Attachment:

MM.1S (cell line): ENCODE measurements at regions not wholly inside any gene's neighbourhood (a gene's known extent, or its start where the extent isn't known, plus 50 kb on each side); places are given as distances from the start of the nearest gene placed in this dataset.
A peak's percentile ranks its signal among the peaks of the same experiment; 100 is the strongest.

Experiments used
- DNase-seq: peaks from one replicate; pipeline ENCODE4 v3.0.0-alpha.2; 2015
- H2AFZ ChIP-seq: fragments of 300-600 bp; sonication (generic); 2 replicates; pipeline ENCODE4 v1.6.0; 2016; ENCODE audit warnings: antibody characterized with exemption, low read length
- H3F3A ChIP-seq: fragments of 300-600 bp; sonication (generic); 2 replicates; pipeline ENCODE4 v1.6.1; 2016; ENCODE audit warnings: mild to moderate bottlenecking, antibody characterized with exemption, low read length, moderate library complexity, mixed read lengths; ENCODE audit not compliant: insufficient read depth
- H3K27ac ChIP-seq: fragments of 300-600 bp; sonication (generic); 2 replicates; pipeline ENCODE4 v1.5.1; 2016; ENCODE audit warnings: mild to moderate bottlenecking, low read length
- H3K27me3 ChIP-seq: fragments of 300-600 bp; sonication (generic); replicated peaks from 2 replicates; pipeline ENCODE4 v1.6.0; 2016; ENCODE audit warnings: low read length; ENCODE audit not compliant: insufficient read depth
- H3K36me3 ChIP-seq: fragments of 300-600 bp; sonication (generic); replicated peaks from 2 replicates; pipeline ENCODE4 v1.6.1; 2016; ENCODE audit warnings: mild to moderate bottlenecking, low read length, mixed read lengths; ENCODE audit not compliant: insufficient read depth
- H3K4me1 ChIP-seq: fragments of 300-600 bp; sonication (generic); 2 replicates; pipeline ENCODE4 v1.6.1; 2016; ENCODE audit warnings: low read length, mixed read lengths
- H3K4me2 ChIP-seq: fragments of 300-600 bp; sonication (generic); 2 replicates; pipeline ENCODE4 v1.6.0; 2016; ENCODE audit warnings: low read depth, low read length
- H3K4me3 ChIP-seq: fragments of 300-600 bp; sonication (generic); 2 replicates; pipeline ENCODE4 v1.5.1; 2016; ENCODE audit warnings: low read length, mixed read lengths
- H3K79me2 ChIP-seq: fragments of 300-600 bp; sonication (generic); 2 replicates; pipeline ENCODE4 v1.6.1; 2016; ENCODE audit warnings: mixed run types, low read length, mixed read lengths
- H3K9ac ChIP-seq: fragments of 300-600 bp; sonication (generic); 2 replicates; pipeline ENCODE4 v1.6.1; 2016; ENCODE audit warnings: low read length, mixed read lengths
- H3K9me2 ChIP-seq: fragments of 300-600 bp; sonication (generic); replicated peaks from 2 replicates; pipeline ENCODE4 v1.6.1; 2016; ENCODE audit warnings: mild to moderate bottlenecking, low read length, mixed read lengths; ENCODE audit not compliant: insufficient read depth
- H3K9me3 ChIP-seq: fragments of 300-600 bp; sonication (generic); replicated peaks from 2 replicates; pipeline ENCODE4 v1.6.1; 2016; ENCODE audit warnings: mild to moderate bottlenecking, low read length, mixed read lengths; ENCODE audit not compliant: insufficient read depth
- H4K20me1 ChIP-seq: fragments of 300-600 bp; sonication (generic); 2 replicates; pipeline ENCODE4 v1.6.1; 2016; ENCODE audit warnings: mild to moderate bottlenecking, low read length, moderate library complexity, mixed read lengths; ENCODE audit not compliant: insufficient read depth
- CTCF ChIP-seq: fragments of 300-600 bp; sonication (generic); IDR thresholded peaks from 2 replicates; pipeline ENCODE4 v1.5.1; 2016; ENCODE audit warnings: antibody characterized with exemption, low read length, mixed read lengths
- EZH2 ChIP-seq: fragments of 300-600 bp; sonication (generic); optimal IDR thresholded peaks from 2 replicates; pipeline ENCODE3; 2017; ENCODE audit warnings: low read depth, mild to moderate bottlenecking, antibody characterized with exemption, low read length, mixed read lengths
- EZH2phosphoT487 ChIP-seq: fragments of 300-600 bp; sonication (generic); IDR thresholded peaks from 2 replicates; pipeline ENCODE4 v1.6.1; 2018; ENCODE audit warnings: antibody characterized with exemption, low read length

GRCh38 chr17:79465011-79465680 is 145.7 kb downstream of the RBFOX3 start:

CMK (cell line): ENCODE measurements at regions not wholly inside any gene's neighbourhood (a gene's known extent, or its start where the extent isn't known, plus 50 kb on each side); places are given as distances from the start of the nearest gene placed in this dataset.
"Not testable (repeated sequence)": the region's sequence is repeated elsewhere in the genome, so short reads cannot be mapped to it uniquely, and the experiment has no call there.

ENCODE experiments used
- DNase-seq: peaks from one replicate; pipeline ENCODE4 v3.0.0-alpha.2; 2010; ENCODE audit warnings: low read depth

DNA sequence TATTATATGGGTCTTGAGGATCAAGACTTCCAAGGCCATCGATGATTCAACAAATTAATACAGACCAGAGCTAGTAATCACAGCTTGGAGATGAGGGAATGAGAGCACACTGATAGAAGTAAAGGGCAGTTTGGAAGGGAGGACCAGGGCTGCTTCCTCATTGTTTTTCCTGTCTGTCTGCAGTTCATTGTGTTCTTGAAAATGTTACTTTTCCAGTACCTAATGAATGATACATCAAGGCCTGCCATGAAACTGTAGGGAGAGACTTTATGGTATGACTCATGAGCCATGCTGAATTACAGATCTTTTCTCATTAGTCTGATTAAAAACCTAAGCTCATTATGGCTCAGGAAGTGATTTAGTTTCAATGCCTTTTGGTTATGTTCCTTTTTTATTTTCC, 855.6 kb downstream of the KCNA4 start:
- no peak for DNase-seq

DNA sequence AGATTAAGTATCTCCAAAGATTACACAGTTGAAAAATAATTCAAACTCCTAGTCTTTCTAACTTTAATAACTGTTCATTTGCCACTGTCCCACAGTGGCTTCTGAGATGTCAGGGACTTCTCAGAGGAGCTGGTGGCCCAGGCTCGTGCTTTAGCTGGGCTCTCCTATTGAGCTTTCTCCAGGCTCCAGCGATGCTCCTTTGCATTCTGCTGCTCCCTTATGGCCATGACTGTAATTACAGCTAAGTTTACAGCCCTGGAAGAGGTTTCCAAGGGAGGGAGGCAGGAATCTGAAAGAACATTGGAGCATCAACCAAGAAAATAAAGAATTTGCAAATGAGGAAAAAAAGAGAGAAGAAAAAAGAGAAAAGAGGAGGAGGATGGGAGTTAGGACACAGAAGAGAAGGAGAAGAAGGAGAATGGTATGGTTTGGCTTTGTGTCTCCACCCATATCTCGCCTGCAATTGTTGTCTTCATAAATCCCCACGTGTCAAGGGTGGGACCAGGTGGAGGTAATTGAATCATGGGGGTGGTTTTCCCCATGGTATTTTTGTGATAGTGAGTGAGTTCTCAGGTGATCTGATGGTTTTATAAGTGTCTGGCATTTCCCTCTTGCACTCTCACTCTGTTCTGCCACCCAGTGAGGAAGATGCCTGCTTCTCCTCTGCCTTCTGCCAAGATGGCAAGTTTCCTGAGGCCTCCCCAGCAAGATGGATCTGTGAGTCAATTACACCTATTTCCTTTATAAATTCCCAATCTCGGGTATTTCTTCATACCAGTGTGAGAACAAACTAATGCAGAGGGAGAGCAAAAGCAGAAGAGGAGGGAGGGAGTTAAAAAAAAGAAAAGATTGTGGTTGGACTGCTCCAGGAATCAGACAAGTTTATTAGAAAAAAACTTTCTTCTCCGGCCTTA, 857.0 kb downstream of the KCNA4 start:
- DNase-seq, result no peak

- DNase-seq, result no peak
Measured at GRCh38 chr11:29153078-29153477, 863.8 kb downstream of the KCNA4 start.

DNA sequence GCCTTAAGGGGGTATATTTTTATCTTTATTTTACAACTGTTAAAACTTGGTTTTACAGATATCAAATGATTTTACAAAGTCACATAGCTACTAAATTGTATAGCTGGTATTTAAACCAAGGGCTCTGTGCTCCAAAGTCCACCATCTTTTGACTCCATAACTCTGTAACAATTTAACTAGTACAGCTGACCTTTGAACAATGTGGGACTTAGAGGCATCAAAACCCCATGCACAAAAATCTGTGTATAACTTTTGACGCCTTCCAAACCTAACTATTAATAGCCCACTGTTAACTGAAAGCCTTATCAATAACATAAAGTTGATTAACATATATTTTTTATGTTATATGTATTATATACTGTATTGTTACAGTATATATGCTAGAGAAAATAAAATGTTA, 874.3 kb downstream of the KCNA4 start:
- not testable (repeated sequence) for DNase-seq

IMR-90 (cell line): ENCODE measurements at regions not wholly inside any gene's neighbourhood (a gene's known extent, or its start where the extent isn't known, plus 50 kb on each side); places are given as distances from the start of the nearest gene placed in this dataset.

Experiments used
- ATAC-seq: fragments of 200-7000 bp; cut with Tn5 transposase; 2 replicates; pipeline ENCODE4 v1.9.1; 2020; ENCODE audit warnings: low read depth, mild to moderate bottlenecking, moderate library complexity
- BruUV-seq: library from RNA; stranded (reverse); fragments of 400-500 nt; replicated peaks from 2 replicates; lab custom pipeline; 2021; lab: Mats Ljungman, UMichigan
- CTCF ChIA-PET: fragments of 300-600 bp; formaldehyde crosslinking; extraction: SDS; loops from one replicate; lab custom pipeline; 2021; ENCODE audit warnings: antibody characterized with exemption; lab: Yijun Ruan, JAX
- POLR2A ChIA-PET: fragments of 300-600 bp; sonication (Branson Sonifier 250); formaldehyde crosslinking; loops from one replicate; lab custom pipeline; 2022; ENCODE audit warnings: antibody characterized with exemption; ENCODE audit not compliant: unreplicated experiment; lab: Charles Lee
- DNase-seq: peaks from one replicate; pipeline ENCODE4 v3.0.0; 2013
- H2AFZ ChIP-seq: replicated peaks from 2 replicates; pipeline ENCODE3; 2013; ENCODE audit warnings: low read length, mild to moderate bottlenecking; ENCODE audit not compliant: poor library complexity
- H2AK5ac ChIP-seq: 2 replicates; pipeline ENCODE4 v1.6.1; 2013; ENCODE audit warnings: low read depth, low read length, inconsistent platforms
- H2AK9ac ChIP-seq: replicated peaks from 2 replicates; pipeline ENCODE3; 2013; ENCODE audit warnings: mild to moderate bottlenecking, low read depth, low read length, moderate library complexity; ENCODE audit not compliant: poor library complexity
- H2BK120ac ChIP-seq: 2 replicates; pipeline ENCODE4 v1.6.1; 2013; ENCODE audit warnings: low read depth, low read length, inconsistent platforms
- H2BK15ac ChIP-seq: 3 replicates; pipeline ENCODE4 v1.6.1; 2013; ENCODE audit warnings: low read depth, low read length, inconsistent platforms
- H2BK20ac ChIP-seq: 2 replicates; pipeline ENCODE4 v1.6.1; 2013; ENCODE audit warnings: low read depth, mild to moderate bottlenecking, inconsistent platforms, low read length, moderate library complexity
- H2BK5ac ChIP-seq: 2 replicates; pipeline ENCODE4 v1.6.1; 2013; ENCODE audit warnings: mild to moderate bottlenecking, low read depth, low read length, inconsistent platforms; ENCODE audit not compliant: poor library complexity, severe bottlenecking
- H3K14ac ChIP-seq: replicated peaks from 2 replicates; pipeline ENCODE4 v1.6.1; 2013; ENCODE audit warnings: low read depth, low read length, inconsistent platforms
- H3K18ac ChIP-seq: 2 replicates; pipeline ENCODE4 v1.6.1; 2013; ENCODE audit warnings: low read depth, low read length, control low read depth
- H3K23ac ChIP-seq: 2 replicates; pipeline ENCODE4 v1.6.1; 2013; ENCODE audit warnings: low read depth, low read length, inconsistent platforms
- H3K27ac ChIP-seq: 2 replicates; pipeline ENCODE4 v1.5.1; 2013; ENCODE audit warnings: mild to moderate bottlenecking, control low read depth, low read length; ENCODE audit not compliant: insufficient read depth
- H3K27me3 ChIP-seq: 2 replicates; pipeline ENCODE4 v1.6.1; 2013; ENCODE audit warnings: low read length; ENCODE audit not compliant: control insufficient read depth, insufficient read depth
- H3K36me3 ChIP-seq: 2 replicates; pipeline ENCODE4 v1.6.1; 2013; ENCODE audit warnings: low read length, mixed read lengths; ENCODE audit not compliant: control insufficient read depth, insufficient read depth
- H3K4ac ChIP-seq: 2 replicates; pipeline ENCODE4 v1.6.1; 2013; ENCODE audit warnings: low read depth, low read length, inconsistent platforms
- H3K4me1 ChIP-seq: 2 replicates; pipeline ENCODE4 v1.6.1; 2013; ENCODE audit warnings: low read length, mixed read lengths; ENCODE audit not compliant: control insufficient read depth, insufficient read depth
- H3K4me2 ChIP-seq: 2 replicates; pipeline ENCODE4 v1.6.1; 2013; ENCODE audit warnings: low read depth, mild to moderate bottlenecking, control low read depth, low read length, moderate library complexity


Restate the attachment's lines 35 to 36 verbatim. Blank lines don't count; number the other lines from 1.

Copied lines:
Experiments used
- ATAC-seq: fragments of 200-7000 bp; cut with Tn5 transposase; 2 replicates; pipeline ENCODE4 v1.9.1; 2020; ENCODE audit warnings: low read depth, mild to moderate bottlenecking, moderate library complexity